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Trump demands ‘stolen time back’ after Comey report release, rips the ex-FBI chief as a ’dishonest fool’

2019-08-30

President Trump thinks that perhaps his term should be extended because of James Comey's actions. (NICHOLAS KAMM/AFP/Getty Images)

President Trump fumed Friday that he and his supporters should get their “stolen time back” in light of a federal watchdog giving ex-FBI Director James Comey a slap on the wrist for leaking information about the president to the press.

Trump made the strange suggestion while giving his take on Justice Department Inspector General Michael Horowitz’s findings that the ex-FBI honcho violated bureau policies by disseminating a memo detailing a conversation with the president.

“The disastrous IG Report on James Comey shows, in the strongest of terms, how unfairly I, and tens of millions of great people who support me, were treated,” Trump tweeted. “Our rights and liberties were illegally stripped away by this dishonest fool. We should be given our stolen time back?”

Trump did not spell out how exactly he would be able to get “time back” and a White House spokeswoman did not return calls for comment.

However, Trump has several times before publicly entertained the idea of his presidency being extended without an election, including recently retweeting a post from a supporter that suggested the president should be given an extra two years on his first term because of former special counsel Robert Mueller’s Russia investigation.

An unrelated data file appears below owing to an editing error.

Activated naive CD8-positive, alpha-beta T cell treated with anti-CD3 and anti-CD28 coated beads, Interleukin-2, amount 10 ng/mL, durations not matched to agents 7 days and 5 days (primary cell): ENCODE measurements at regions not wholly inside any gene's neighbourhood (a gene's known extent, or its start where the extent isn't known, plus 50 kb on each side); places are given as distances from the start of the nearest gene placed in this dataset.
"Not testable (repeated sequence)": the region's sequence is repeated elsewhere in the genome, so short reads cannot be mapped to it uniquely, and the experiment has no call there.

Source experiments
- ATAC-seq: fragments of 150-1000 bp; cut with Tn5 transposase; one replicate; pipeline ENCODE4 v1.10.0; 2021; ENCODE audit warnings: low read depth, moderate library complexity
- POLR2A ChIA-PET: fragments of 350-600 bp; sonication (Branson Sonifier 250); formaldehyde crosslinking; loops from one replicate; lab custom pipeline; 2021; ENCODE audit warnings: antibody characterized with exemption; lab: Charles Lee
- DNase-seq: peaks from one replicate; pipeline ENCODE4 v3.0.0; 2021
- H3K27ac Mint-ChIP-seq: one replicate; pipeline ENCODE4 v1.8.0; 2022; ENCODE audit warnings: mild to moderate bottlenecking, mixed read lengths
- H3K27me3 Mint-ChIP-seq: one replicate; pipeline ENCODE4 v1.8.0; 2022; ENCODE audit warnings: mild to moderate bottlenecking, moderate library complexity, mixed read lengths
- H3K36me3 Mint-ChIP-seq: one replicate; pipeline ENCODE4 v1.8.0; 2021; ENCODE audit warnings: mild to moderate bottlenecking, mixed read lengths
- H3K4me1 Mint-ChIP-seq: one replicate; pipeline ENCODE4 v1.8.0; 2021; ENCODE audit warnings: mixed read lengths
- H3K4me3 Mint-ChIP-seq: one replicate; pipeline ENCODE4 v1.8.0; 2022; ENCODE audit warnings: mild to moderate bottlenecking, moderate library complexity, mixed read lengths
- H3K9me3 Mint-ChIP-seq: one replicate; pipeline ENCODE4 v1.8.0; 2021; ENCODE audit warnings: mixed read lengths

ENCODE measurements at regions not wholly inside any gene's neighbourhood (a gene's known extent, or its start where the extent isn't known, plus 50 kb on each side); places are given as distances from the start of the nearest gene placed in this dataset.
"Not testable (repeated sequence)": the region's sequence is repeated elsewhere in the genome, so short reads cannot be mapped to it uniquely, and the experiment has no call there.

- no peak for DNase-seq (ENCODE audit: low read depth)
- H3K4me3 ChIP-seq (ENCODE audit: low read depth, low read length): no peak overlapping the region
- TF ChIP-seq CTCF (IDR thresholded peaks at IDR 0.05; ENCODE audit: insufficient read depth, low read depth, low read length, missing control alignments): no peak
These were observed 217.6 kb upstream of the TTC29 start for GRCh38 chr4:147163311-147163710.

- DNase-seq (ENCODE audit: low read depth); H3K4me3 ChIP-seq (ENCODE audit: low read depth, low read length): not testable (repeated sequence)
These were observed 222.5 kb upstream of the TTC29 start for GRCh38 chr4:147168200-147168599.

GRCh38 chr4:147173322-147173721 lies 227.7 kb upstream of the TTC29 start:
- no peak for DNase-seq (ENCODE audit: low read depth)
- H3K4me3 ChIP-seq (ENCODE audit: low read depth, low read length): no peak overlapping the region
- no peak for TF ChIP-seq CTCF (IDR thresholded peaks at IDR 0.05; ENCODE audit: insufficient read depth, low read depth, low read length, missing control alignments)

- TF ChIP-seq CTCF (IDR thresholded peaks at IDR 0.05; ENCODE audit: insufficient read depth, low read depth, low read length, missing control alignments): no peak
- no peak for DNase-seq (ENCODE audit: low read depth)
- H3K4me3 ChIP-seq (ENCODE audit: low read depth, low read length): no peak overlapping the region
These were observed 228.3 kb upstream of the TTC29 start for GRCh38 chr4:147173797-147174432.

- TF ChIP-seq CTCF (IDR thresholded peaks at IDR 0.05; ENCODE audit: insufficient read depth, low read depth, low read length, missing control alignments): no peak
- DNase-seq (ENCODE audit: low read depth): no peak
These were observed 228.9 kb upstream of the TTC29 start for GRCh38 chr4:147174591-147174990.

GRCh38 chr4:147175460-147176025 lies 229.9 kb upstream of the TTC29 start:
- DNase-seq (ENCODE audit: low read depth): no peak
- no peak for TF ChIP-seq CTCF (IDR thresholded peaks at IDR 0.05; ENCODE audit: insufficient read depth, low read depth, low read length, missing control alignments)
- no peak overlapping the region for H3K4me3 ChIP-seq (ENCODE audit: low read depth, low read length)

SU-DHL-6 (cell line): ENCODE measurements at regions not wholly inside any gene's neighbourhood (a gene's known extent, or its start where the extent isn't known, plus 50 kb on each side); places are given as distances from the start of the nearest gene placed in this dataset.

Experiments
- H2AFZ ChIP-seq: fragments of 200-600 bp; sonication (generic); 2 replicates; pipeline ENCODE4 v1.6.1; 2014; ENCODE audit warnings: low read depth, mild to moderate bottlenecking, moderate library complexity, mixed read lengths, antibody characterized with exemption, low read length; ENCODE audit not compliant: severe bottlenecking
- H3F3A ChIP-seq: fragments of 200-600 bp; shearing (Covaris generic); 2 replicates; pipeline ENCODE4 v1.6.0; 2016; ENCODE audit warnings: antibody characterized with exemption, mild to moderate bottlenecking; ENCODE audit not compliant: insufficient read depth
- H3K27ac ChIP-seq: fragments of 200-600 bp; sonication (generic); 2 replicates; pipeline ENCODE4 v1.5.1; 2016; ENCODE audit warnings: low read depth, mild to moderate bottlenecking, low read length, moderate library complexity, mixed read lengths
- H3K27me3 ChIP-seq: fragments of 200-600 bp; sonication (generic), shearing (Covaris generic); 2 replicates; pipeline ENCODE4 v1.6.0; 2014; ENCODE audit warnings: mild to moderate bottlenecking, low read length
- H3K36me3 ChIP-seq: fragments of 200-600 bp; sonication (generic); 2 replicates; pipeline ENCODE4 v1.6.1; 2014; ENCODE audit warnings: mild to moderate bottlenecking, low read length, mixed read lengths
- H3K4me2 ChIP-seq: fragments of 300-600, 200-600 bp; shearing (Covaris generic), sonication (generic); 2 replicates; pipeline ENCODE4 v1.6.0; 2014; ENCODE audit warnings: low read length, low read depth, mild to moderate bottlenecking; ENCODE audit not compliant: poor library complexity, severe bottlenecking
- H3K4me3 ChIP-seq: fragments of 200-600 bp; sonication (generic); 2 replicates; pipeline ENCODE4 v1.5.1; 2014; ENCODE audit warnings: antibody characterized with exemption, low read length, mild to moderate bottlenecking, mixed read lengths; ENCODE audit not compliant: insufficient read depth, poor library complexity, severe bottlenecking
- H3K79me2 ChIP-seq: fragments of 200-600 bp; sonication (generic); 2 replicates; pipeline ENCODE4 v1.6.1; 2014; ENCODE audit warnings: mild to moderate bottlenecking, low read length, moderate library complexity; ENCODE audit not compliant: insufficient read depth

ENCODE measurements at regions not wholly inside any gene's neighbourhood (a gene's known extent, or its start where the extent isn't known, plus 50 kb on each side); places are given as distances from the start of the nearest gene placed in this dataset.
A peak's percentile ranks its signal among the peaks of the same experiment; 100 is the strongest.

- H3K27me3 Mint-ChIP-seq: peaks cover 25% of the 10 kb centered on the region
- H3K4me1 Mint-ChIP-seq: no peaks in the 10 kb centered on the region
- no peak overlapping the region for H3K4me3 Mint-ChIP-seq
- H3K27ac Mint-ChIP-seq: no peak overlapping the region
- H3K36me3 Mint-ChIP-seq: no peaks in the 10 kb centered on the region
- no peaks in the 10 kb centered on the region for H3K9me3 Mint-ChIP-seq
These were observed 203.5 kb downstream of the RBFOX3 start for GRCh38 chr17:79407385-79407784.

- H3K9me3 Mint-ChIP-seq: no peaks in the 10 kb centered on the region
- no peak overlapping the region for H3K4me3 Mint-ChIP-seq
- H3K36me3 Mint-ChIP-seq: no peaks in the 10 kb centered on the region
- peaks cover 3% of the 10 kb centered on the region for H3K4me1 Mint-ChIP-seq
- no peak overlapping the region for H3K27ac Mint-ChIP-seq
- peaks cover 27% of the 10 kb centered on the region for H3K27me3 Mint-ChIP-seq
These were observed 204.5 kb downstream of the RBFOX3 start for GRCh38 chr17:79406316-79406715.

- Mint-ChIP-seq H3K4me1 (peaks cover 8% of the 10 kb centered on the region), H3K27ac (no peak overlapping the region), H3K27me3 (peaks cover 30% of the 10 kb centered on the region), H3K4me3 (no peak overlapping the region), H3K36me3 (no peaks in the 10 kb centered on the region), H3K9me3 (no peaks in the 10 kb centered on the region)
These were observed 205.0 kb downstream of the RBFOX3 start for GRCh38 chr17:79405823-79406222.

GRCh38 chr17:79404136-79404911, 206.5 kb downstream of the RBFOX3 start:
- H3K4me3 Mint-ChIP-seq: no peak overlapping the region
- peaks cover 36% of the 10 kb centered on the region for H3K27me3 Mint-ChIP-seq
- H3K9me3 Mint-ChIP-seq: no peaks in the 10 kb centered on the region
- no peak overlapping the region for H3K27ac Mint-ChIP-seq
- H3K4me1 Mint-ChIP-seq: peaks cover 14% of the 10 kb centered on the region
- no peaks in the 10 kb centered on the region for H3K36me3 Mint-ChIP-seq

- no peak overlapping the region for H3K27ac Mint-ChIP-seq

Trump also signaled in the Friday Twitter tirade he wasn’t all too happy about the Justice Department’s decision to not criminally prosecute Comey over the leak.

“The fact that James Comey was not prosecuted for the absolutely horrible things he did just shows how fair and reasonable Attorney General Bill Barr is,” Trump continued. “So many people and experts that I have watched and read would have taken an entirely different course. Comey got Lucky!”

Horowitz concluded in a long-awaited report released Thursday that Comey broke with FBI protocol when he gave a memo he had penned about a February 2017 meeting with Trump to a friend along with instructions to share its contents with a reporter.

“Comey set a dangerous example for the over 35,000 current FBI employees — and the many thousands more former FBI employees — who similarly have access to or knowledge of non-public information," Horowitz wrote.

However, Horowitz also affirmed Comey had not leaked any confidential information and that he thereby should not face criminal repercussions for his actions.

Comey, who was fired by Trump in May 2017, says he shared the memo after his axing because he wanted to make sure that a special counsel would be appointed to investigate the president’s 2016 campaign and whether it played part in Russia’s election interference.

In the memo, Comey had detailed how Trump had asked him to end an FBI investigation into the president’s then-national security adviser Michael Flynn, who had lied to federal agents about his contacts with Russia’s ambassador to the U.S.

Comey has argued he took the extraordinary step of leaking an internal FBI document because he was deeply concerned by the president’s attempt to disrupt an investigation into a senior adviser.

Following Comey’s leak, Mueller was tapped as special counsel. Flynn ended up pleading guilty to perjury as part of Mueller’s investigation.